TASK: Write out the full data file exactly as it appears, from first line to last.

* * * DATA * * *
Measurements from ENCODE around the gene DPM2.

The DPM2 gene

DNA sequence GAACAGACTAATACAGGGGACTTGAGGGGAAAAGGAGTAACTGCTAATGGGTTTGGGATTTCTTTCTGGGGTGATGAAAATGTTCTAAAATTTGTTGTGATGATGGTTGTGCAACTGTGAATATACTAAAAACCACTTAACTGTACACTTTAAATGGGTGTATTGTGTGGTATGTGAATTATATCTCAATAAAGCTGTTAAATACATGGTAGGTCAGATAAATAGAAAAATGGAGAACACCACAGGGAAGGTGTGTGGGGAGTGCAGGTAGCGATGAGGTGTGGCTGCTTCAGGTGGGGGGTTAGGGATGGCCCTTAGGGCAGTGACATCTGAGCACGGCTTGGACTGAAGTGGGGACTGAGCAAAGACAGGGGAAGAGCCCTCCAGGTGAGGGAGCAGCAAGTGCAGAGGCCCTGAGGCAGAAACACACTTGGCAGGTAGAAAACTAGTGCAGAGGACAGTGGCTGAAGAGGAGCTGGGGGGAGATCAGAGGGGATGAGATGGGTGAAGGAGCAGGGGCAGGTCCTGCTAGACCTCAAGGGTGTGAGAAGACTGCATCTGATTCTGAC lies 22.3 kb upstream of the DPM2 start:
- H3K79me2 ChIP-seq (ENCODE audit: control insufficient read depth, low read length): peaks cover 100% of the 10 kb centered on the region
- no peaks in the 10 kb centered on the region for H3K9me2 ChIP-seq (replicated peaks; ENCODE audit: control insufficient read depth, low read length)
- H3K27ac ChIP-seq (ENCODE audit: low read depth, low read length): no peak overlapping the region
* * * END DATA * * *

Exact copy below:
Measurements from ENCODE around the gene DPM2.

The DPM2 gene

DNA sequence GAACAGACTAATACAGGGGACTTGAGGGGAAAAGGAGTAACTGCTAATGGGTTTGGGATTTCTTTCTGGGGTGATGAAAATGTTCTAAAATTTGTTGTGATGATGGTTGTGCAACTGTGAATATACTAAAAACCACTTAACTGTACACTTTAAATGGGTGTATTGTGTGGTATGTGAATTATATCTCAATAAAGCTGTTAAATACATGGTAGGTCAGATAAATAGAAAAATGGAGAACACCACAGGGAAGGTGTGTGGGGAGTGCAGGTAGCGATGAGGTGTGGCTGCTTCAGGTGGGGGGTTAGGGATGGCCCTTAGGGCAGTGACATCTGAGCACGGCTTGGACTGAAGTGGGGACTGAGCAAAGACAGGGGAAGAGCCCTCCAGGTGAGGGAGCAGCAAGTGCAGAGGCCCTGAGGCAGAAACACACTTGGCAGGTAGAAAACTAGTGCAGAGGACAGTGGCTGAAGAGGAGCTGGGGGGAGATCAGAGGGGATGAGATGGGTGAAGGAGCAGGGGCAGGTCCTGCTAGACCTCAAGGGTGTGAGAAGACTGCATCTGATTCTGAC lies 22.3 kb upstream of the DPM2 start:
- H3K79me2 ChIP-seq (ENCODE audit: control insufficient read depth, low read length): peaks cover 100% of the 10 kb centered on the region
- no peaks in the 10 kb centered on the region for H3K9me2 ChIP-seq (replicated peaks; ENCODE audit: control insufficient read depth, low read length)
- H3K27ac ChIP-seq (ENCODE audit: low read depth, low read length): no peak overlapping the region